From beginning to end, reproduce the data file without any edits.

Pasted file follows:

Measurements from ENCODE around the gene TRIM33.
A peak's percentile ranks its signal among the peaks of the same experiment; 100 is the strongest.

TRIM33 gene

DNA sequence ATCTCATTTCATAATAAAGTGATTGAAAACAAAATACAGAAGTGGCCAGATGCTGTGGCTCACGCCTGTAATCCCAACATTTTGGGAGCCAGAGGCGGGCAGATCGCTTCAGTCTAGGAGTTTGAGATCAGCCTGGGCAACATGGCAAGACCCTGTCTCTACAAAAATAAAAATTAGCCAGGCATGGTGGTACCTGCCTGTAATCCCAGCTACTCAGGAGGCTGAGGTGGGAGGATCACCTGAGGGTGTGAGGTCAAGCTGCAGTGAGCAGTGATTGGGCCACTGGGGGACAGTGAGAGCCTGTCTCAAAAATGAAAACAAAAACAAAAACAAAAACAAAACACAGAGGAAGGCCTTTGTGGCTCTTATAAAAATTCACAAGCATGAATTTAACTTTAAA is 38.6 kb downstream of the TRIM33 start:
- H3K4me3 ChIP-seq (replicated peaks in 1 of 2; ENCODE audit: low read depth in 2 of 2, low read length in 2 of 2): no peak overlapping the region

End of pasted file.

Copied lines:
Measurements from ENCODE around the gene TRIM33.
A peak's percentile ranks its signal among the peaks of the same experiment; 100 is the strongest.

TRIM33 gene

DNA sequence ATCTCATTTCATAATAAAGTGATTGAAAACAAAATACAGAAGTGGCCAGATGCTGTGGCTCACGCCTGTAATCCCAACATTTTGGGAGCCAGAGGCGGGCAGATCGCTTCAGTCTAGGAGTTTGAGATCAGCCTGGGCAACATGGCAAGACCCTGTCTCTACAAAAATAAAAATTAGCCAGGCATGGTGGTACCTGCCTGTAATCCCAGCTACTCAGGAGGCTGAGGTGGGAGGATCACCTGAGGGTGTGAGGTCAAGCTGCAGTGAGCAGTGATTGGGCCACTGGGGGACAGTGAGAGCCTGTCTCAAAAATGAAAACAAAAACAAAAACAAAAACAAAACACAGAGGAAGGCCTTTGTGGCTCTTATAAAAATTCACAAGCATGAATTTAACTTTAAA is 38.6 kb downstream of the TRIM33 start:
- H3K4me3 ChIP-seq (replicated peaks in 1 of 2; ENCODE audit: low read depth in 2 of 2, low read length in 2 of 2): no peak overlapping the region